Lauren H. Cohen

Professor of Business Administration

Lauren Cohen is a Professor in the Finance area at Harvard Business School, an Editor of Management Science, and a Faculty Research Fellow at the National Bureau of Economic Research. He has also served on the editorial boards of the Review of Financial Studies and the Review of Asset Pricing Studies.  Prior to joining HBS, he was an Assistant Professor of Finance at Yale University, in the School of Management, where he was on the faculty from 2005-2007. 

His award-winning research has been published in the top journals in Finance and Economics. It is also frequently described in various media outlets including The Wall Street JournalThe New York TimesThe Washington Post, Fortune, and Forbes.  He is the recipient of a National Science Foundation (NSF) Early Career Development Award for his research agenda on Relationships in Finance.  Dr. Cohen received a PhD in finance and an MBA from the University of Chicago in 2005.  He earned dual undergraduate degrees from the University of Pennsylvania - a BSE from the Wharton School and a BA in economics from the College of Arts & Sciences in 2001.  He serves on the advisory board of Quadriserv, Inc.

  1. Complicated Firms

    We exploit a novel setting in which the same piece of information affects two sets of firms: one set of firms requires straightforward processing to update prices, while the other set requires more complicated analyses to incorporate the same piece of information into prices.  We document substantial return predictability from the set of easy-to-analyze firms to their more complicated peers. Specifically, a simple portfolio strategy that takes advantage of this straightforward vs. complicated information processing classification yields returns of 118 basis points per month.  Consistent with processing complexity driving the return relation, we further show that the more complicated the firm, the more pronounced the return predictability.  In addition, we find that sell-side analysts are subject to these same information processing constraints, as their forecast revisions of easy-to-analyze firms predict their future revisions of more complicated firms.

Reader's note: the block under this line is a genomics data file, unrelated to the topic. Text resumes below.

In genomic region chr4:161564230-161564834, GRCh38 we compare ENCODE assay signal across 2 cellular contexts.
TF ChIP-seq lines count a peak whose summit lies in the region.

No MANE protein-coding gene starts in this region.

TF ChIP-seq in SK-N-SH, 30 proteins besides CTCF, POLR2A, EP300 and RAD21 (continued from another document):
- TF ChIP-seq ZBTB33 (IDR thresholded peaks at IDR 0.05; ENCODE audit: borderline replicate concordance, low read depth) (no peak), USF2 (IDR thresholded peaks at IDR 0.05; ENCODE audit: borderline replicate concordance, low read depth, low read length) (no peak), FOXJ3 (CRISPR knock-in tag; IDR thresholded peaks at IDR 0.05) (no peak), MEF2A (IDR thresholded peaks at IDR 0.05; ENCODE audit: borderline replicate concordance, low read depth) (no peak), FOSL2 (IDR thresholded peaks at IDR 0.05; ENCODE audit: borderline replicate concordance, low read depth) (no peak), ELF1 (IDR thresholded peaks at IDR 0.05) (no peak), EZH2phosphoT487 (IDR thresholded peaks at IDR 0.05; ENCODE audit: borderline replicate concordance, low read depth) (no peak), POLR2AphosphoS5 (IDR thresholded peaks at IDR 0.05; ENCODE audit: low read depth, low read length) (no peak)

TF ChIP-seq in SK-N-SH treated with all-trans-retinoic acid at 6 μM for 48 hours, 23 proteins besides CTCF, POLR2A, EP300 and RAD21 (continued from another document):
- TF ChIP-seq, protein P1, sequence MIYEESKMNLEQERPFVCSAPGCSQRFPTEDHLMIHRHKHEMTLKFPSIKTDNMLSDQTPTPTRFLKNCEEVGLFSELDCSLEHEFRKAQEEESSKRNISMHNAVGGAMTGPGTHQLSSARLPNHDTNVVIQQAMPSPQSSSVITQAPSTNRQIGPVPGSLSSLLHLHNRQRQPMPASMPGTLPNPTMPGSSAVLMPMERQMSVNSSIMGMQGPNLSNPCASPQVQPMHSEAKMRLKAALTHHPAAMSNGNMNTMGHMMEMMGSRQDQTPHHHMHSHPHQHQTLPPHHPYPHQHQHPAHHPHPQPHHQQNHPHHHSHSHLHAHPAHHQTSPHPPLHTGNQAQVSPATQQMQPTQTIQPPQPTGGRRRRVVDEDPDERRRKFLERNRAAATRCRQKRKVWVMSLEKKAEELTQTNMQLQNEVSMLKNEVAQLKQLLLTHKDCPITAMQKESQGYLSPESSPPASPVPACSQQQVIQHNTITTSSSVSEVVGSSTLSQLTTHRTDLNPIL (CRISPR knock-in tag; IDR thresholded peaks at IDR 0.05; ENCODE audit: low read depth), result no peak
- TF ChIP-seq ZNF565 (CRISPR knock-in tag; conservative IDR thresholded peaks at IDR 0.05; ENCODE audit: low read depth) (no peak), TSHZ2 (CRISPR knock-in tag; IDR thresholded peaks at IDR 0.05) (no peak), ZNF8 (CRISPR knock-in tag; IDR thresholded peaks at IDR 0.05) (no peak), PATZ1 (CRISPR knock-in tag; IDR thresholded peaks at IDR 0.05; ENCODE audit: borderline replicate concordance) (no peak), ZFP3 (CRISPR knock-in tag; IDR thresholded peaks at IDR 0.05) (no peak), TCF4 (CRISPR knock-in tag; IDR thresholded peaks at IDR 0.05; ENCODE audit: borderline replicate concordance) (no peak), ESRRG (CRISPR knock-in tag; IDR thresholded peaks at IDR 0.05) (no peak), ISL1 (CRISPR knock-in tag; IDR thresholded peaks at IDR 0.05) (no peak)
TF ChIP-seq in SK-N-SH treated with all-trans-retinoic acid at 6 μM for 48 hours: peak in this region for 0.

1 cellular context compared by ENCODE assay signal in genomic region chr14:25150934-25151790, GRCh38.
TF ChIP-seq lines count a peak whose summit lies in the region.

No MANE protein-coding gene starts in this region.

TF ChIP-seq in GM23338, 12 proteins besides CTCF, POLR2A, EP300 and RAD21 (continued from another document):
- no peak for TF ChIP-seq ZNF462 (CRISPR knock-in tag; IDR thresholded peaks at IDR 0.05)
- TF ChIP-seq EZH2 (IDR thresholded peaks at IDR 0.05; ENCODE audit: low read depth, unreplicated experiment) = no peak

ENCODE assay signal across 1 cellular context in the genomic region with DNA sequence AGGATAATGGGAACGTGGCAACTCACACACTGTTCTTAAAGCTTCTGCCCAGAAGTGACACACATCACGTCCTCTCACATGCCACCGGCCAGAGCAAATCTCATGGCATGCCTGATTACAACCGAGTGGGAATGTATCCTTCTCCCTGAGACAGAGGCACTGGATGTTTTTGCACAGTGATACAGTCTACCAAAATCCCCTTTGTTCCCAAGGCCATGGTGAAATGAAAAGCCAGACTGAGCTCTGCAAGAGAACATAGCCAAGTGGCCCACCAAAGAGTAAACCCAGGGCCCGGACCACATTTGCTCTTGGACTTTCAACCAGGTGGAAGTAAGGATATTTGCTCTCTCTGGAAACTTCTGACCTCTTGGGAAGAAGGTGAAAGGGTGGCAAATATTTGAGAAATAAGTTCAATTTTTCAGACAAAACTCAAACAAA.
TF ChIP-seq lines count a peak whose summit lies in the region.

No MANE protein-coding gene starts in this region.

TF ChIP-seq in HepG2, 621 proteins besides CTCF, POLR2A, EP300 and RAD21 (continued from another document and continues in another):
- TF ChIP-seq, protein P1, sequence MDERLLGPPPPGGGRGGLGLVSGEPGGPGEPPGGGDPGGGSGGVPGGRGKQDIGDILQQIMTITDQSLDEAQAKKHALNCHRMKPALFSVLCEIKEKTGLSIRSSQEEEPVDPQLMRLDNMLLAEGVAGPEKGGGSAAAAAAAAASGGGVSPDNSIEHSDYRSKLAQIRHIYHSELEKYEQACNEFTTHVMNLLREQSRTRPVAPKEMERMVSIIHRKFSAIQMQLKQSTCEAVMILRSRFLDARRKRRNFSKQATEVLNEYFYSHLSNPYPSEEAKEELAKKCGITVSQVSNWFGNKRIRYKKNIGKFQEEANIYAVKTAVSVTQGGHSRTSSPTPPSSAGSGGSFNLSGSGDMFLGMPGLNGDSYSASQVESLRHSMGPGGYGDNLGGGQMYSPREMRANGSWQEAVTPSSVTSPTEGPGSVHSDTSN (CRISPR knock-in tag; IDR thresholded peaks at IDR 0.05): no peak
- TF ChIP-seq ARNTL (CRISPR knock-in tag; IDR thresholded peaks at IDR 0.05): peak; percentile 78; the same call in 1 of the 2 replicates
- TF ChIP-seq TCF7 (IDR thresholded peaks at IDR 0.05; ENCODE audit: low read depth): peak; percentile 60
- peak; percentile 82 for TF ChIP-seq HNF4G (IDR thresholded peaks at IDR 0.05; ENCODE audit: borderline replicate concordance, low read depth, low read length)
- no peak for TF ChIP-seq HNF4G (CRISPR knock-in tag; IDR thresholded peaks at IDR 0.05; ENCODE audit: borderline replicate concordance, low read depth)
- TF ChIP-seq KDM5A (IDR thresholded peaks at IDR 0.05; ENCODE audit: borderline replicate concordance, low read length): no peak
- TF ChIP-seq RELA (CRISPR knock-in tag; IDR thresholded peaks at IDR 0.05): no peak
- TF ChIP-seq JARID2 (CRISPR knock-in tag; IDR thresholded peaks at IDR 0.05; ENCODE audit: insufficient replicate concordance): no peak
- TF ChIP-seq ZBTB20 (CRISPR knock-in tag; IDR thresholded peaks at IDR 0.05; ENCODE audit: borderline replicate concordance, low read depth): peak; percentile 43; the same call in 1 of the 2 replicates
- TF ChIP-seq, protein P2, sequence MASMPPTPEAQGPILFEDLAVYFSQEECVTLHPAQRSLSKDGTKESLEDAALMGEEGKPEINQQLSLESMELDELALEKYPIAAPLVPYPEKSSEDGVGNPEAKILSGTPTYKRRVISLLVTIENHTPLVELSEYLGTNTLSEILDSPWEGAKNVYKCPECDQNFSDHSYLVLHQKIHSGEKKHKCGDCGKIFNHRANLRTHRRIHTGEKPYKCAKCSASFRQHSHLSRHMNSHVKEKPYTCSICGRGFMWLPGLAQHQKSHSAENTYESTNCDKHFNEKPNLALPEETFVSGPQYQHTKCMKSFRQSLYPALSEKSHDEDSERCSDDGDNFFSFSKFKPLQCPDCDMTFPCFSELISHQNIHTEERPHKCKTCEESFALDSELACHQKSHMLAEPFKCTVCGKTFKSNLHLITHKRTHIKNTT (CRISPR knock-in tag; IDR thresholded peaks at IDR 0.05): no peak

2. Do Powerful Politicians Cause Corporate Downsizing?

    This paper employs a new empirical approach for identifying the impact of government spending on the private sector. Our key innovation is to use changes in congressional committee chairmanship as a source of exogenous variation in state-level federal expenditures. In doing so, we show that fiscal spending shocks appear to significantly dampen corporate sector investment and employment activity. This retrenchment follows both Senate and House committee chair changes, occurs in large and small firms and within large and small states, and is most pronounced among geographically-concentrated firms. The effects are economically meaningful and the mechanism - entirely distinct from the more traditional interest rate and tax channels - suggests new considerations in assessing the impact of government spending on private sector economic activity.